Our county council recently launched a bid to have the local slate landscape and industrial remnants recognised as a UNESCO World Heritage site. In the words of one Gwynedd politician at Llanberis “It is as important as the pyramids of Egypt.” A few folk might share that view in bendigedig Blaenau.
Caernarfon and Conwy Castles already have this kind of historical recognition. They are great Norman fortress that have a fairytale appeal if you look at them on a bright day. The new bid calls for similar approval for miners cottages, quarries and pits created for the industrial age. There’s a hope that it will have a regenerating effect on prospects for this part of North Wales.
So this week we have Gwyl Lechi - Culture Amidst Industry or the Bro Festiniog Slate Festival to the rest of us. From July 14 to 21 we have an assortment of activities, music, poetry, walks, film, exhibitions, art and more. I’ve signed up for a few including another trek to Cwmorthin.
The festival was supposed to start with Llechwedd Quarry’s siren sounding across the valley. If it did I can’t say that I heard it. However, here was a procession down one of the old footpaths used by the quarrymen from Llechwedd. local kids marched with assorted banners to Diffwys Square.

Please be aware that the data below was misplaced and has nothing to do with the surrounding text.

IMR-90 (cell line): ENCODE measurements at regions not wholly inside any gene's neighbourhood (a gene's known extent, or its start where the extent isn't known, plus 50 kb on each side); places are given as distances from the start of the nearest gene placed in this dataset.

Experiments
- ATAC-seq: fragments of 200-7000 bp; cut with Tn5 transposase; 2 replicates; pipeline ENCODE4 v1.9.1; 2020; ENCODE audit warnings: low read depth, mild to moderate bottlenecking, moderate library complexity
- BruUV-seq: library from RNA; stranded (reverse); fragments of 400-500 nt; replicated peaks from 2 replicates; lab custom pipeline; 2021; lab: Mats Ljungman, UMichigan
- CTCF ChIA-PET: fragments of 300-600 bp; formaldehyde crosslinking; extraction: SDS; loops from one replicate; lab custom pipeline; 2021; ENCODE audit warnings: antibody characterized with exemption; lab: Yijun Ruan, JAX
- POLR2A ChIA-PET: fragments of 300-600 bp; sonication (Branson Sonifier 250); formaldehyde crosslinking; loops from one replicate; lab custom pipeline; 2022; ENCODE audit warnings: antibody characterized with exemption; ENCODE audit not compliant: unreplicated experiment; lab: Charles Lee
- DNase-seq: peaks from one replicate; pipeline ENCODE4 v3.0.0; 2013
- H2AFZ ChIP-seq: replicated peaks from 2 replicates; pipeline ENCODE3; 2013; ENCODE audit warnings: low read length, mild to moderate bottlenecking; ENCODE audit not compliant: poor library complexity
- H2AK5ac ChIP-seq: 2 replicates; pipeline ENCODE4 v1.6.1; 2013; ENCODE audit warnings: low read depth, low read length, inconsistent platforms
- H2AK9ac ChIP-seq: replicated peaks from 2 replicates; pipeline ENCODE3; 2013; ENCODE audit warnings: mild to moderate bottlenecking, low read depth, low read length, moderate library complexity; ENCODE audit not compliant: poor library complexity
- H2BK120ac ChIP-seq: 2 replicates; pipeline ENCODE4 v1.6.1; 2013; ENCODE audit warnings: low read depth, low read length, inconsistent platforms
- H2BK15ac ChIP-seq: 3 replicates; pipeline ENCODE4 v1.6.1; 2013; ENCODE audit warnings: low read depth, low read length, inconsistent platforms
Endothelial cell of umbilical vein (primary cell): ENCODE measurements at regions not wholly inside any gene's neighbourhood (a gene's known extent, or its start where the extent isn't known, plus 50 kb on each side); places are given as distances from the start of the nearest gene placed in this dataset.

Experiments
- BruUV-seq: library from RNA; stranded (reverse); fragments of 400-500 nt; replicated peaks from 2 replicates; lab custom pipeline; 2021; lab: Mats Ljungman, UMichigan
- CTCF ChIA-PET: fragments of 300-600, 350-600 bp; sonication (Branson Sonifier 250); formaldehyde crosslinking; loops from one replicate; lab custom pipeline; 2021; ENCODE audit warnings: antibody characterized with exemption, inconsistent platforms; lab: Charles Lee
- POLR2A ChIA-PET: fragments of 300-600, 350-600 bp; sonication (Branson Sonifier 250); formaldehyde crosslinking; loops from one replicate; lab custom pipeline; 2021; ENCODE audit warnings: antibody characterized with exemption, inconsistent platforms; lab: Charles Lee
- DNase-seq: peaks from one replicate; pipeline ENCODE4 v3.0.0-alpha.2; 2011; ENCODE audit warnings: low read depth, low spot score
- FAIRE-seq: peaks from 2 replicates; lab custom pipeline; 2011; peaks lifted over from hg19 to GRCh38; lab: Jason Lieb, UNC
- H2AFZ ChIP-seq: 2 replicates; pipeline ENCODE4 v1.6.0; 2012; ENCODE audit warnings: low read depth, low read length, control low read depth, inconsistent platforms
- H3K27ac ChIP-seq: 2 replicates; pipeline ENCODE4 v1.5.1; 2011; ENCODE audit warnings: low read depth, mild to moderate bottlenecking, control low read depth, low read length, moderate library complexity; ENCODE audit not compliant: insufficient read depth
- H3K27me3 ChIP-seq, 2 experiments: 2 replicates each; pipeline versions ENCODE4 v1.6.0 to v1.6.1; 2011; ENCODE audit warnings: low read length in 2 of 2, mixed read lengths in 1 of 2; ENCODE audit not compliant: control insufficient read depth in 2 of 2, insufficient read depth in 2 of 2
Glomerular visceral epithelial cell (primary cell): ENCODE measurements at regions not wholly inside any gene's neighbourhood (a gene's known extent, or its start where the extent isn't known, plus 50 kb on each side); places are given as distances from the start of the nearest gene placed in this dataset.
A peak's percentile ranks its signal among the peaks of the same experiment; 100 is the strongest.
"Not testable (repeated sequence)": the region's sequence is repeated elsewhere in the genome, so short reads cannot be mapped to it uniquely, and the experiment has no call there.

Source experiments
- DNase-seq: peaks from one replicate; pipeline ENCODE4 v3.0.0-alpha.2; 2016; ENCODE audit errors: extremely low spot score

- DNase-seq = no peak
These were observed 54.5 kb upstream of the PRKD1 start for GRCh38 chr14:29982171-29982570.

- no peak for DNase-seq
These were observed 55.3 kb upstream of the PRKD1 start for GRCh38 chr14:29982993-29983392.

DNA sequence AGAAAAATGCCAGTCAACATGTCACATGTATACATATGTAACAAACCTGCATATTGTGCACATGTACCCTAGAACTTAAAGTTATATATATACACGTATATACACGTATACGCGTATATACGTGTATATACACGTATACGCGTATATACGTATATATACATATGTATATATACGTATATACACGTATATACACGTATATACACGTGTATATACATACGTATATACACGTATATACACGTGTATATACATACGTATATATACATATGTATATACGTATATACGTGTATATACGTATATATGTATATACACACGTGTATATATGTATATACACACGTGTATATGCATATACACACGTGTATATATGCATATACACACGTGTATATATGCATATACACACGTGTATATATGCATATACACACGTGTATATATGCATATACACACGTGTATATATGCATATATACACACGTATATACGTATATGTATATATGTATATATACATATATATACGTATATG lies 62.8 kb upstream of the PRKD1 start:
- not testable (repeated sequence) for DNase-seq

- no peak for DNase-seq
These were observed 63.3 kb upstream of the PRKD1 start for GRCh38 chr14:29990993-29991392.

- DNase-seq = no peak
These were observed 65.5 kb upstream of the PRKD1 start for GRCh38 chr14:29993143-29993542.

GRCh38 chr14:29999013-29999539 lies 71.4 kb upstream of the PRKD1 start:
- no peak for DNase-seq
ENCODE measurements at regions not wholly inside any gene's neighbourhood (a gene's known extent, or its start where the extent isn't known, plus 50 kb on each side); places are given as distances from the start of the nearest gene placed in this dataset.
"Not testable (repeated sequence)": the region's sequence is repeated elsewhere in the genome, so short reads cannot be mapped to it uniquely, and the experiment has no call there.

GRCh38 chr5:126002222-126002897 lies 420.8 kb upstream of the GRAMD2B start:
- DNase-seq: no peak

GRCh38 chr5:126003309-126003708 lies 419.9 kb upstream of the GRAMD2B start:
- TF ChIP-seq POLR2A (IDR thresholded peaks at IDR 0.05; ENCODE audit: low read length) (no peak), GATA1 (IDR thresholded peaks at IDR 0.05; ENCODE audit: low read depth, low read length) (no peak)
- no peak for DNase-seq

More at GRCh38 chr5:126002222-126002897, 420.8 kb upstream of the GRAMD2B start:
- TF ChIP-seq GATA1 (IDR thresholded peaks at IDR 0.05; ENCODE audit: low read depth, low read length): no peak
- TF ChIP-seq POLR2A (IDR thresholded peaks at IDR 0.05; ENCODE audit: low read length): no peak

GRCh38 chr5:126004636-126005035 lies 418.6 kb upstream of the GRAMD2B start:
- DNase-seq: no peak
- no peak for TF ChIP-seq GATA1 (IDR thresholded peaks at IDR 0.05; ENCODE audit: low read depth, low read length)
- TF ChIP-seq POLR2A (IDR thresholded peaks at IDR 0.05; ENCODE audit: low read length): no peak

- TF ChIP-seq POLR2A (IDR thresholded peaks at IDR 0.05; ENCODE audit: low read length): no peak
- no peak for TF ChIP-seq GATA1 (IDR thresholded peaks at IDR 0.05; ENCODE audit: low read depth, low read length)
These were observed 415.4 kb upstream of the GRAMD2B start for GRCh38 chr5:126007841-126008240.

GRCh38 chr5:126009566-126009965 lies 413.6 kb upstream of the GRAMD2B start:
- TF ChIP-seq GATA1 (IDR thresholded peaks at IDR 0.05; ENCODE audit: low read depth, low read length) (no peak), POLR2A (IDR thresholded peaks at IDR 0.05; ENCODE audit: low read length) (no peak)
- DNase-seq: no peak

Once they arrived at the Square, Oakley Band played the premiere of a fanfare, especially composed for the festival by conductor John Glyn Jones and the percussionist Dr Dewi Ellis Jones. Again local children took the lead beating out a percussive rhythm using the kind of chisels used by slate miners.
This led into a drum roll before the brass section of the Oakley Band added to the fanfare. There’s a nice thundery rumble in the early stages of this piece. Naturally, an encore was called for, so we were treated to a repeat performance. There was a little demonstration going on of how to split slate. How thin can you go? Very thin in some cases, though I suspect the chap from the Slate Caverns had done it before.
Also on display in the Square were three friezes, all made out of slate, depicting life in one of the mines. They had a remarkably three dimensional quality about them, changing as the light did or when a cloud drifted over.
I like the added chain on this one.
There was also a gig at the local rugby club though a friend didn’t relish the prospect living next door to it. That’s the way it rocks ...